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Film Review: Romeo Must Die (2000) - USA

Andrew Chan Jet Li Romeo Must Die Russell Wong

Romeo Must Die (2000) - USA

As part of the ongoing Film Critics Series - “Analysing Jet Li in Hollywood”

 

Reviewed by Andrew Chan (Film Critics Circle of Australia)

 

In many ways, Jet Li’s first English Language leading role in “Romeo Must Die” remains a breakthrough for Hollywood in its depiction of combo of Asian and Black representation and interracial relationships ended up being a good thing for Hollywood. Putting this aside, “Romeo Must Die” fails in many departments as first time director and long time Polish cinematographer Andrzej Bartkowiak over edits the fight sequences and skimmed through the muddled plot line. Hong Kong action director Corey Yuen tries hard to craft some interesting set pieces including the creative American football scene, the motorcycle fight and the escape from Hong Kong prison by Jet Li. Still, the film comes up short to be something more than mindless entertainment.

 

Jet Li plays “Romeo” with plenty of usual charm, limited English and fluid in all fight sequences. Li pairs well with late pop star Aalilyah and the two makes a cute couple. It’s fun seeing Li attempts to chase Aalilyah. It’s disappointing that the two shared a hug to end the film, rather than a passionate kiss to round out the proceedings. Delroy Lindo plays the black gangster boss and father with steady demeanour, meanwhile Russell Wong shines as the key villain with extended screen time to showcase his martial arts prowess and the Chinese triads number two man. DMX comes thru in a cameo that would later become “Cradle 2 the Grave” and Anthony Anderson comes up far too annoying than funny.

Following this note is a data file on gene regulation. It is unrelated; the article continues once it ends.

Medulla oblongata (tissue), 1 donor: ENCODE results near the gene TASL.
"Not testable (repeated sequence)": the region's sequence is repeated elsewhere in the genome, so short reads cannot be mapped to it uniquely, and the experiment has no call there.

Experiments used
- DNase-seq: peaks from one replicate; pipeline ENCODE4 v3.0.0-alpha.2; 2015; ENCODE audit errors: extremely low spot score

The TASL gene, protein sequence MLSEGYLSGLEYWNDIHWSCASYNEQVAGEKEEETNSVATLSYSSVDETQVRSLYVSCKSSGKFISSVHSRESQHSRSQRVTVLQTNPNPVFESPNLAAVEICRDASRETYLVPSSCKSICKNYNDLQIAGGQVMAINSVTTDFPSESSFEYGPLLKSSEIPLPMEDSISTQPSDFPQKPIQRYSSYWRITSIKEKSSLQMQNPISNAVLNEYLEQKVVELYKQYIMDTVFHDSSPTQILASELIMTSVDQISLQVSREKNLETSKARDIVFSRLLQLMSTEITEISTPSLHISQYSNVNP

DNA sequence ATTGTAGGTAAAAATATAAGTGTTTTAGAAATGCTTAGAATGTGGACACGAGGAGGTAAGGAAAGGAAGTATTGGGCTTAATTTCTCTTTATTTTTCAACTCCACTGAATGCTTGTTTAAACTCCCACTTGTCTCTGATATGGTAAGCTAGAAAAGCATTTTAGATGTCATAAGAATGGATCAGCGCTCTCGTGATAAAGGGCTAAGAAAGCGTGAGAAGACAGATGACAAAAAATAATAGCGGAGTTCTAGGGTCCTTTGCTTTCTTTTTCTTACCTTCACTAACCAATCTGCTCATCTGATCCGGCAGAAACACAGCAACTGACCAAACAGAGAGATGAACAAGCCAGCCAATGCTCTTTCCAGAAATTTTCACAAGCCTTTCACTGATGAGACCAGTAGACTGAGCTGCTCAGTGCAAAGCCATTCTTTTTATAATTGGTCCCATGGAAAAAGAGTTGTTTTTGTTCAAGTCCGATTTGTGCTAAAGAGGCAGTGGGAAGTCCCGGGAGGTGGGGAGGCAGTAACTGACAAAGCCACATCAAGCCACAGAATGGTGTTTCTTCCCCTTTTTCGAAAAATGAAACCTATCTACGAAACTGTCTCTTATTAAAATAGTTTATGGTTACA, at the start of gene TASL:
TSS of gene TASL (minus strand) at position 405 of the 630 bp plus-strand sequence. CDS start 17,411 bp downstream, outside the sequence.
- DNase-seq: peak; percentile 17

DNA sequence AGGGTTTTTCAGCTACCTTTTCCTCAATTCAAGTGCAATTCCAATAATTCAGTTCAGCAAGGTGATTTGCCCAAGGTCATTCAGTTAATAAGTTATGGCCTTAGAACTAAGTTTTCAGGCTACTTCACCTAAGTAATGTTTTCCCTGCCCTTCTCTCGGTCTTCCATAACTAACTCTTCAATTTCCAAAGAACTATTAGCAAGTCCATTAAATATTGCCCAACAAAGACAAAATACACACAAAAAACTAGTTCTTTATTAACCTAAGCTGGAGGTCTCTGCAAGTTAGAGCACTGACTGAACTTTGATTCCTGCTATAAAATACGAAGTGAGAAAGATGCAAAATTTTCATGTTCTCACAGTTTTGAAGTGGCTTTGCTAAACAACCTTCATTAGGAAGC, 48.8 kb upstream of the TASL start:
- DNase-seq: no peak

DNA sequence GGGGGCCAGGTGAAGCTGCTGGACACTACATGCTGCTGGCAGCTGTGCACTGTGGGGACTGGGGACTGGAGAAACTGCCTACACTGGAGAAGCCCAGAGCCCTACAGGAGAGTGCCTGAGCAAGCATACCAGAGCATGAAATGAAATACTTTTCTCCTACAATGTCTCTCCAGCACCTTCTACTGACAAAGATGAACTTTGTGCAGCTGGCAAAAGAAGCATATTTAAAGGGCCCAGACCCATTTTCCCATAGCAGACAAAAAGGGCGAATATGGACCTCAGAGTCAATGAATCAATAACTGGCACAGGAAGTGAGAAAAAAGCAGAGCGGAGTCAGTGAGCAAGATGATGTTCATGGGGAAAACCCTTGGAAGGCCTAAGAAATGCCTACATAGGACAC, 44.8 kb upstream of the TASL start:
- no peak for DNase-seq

All in all, “Romeo Must Die” is a better opener for Li than “The Replacement Killers” was for Chow Yun Fat. The overuse of computer generated effects undermined the martial arts quality of its main star. Li is obviously struggling with on-screen dialogue, but more than compensated with his natural charisma and charm. Producer Joel Silver would continue to work with Li for a few more films, but none of them really hits the mark totally. Still, for the year 2000, having an Asian leading man in a blockbuster Hollywood production stands out of the pack. As for Jet Li, it shows that he is truly an international superstar.

 

I rated it 6/10

 

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